CIFS archives -- September 2001, week 2 (#14)

Christopher R. Hertel crh at
Thu Sep 13 14:37:05 GMT 2001

> Chris,
> The issue that we at Thursby have with the URL types is that our users
> need a single type allowing our implementation to locate computers,

That is the goal you have stated.  I do not believe that it is "needed",
but I can see that it may be desirable.

> shares, files and folders regardless of how the infrastructure is set
> up (ie: NBT or 445, and independent of browsing technology).

You have listed computers (servers), shares, files, and folders.  That
brings up the tough point:  Shares, files, and folders are all basic SMB
and, as was discussed at the conference, there is one exchange within
the protocol that "goes away" under port 445 semantics.  I still have
not had anyone explain to me how a client would go about searching for
the service list in this scenario.  Given the string


I need to figure out if 'name' is a NetBIOS name or a DNS name.  If it's
a NetBIOS name I need to figure out if it represents an SMB server or a
workgroup (or, in unusual cases, both).  I know how to do that.

If, however, the name is a DNS name then I need to figure out if it is:
  - an SMB over NBT server
  - an SMB over native TCP server
  - a W2K Domain Controller.

In that last case, I also need some idea how to read the browse list.

> For example, our customers need a way to access a particular folder
> on a particular server when they know the name of the computer and
> folder.  This is in fact how Windows 2000 works when the file:// url
> form is used.

The case of file access is not at issue here.  We concluded that it
could easily be done while at the conference.

> Is
> there any ambiguity when a user types in file://george/share_aaa on a
> Windows machine?  Don't we all know what the user means?

*Our* knowing what it means has little to do with whether the software
can figure out what it means.  Those are two separate issues.

> (I know there may be ambiguities, but these are not forced on the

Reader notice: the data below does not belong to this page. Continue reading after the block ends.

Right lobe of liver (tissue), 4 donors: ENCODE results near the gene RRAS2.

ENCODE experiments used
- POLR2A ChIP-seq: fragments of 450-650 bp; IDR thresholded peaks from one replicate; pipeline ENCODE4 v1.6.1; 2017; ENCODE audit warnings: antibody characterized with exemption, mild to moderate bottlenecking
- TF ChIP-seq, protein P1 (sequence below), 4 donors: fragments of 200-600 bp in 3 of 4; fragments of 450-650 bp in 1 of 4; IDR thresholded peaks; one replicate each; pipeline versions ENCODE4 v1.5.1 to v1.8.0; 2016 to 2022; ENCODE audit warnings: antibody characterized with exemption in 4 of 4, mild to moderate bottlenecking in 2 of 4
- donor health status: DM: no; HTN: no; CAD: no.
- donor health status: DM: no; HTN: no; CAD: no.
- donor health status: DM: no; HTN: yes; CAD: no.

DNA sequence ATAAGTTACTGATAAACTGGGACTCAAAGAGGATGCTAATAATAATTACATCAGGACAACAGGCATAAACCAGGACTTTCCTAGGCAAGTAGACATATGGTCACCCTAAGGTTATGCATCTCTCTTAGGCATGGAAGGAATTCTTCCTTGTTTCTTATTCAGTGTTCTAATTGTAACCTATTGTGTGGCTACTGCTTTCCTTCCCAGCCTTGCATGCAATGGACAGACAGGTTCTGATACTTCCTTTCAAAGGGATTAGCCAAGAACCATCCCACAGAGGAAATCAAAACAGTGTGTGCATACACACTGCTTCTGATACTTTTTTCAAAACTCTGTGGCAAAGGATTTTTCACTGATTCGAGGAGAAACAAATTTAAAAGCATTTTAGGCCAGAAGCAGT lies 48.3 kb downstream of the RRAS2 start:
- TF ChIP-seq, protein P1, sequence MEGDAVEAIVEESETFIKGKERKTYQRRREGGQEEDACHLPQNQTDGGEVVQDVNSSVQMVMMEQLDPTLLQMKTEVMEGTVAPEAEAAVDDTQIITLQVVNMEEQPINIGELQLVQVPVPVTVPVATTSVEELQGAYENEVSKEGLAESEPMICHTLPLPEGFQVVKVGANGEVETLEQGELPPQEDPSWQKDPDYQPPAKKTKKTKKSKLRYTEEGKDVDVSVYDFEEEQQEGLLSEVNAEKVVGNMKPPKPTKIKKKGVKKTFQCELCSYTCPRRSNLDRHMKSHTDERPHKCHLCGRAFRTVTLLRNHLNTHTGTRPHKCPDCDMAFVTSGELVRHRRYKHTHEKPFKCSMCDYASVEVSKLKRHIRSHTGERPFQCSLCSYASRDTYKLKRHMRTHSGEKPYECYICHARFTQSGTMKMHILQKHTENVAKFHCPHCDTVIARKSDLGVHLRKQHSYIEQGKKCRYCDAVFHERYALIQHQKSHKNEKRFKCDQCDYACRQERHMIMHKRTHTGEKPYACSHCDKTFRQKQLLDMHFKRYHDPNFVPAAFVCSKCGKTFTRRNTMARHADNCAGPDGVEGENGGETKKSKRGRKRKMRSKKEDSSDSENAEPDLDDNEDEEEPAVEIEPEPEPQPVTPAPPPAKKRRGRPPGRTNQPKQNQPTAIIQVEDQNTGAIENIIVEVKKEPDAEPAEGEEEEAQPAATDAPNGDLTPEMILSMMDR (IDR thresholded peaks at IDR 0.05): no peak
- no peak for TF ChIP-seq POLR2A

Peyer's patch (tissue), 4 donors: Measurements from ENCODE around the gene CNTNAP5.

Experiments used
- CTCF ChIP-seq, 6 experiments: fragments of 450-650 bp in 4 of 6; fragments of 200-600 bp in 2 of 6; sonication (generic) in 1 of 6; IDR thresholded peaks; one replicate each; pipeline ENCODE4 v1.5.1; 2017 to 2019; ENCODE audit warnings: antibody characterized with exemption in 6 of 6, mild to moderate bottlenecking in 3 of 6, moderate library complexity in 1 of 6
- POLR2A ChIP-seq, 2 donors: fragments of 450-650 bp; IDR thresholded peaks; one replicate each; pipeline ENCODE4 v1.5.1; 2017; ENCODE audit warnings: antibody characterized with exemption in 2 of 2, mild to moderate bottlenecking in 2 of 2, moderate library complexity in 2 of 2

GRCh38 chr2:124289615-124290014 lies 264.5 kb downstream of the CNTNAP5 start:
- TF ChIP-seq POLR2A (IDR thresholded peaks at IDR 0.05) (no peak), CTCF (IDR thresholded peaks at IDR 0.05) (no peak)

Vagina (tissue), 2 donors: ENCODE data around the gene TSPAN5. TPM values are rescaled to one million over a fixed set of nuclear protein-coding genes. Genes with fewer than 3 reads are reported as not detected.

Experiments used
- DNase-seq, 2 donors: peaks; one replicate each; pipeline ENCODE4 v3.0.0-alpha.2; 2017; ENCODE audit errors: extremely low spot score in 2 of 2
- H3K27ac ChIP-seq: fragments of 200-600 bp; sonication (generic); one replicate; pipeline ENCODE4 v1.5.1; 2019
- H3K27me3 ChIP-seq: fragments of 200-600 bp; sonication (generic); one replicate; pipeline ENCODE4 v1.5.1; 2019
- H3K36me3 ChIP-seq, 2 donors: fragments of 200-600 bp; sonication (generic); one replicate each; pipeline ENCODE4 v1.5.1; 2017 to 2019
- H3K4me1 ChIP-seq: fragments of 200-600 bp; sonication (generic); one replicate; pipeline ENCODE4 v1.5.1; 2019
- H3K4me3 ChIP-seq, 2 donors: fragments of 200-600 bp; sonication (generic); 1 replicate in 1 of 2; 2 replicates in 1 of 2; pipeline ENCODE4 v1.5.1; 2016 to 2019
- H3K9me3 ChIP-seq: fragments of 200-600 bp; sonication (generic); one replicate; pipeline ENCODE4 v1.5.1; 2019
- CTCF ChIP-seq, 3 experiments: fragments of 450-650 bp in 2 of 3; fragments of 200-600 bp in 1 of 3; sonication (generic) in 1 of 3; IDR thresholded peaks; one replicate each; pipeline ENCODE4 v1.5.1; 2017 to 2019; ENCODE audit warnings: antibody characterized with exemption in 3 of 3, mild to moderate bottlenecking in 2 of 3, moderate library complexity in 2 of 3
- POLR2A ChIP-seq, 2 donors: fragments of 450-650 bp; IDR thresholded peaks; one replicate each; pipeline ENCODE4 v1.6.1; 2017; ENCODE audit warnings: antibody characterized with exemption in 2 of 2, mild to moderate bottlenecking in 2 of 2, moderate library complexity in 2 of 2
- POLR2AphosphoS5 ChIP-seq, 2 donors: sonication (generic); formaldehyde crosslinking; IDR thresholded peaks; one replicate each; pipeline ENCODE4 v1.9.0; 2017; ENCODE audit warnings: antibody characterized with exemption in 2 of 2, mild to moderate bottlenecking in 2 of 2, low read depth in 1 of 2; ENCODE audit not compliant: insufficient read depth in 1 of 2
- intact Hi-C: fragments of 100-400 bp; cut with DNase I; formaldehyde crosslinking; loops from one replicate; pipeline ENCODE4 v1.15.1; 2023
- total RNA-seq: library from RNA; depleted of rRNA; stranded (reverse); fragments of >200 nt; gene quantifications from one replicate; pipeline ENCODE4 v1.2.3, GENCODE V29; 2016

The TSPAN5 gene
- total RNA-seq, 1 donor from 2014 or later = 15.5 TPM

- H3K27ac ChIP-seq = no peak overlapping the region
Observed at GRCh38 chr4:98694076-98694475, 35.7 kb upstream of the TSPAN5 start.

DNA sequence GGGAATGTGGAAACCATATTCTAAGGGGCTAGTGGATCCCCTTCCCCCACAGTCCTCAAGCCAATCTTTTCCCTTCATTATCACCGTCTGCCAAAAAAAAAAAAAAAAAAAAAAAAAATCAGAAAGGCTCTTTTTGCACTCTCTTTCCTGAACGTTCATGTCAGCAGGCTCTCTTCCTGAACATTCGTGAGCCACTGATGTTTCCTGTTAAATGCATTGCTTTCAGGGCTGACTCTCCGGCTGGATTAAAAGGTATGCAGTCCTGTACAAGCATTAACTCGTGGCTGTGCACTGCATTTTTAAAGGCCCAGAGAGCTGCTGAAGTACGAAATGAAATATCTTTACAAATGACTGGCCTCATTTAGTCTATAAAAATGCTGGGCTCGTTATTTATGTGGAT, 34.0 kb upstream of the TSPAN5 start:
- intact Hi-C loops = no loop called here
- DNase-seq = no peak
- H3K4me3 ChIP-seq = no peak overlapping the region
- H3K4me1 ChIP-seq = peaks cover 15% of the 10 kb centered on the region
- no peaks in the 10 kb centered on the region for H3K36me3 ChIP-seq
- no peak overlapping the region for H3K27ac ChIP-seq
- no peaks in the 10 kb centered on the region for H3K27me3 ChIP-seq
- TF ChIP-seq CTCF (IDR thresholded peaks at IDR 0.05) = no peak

> customer by the implementers

They exist within the protocol suite, which we all know to be 'messy'.
We are already doing a whole lot of work on the wire just trying to
figure out what kind of name we have and what kind of service we are
trying to reach.  If I were really, truly Anal Retentive I would say we
need four URL prefixes, one for each form of SMB access and one for
each browse list type.

> - rather they are a result of how the customer configures their
> products)

I don't see that at all.

> Second, if you are not prepared to spec 'cifs:' url form, then that is
> fine with us.  We rely on a 'cifs:' form anyway so we would have no
> problem conforming to your spec if it only covers 'smb:'.  In fact,
> DAVE 2.5.2 does not use the smb: url, and the newer (yet to be
> released) version will handle smb: per your draft spec.

The original goal was to have smb: support both browsing and filesharing
via the older NBT transport, and use cifs: for the newer transport.  If
you overload smb: so that it handles both, and if that final spec does
*not* support this, your implementatio will be non-compliant.

The whole point of this process is to produce a specification that is a
"best fit" for everyone.  I really have done my best to listen to and
encourage discussion.  Threats to go your own way defeat the purpose and
cost everyone.

> It would appear that a better basis for the cifs: spec would be to
> document the behavior of Windows 2000 when it encounters a file: url
> followed by two slashes, then expand that behavior to include
> additional features such as user credentials.

If it is technically possible *and* technically reasonable to include
support for both browse mechanisms (as it seems to be for file service
transports) then we, as a community, should be considering that as a
viable option.  If not, then it makes sense to separate the two
transports, as the current draft suggests.  As you point out, the
file:// (as implemented by Microsoft) is not as full-featured as even
the current draft SMB URL.

Chris -)-----

Christopher R. Hertel -)-----                   University of Minnesota
crh at              Networking and Telecommunications Services
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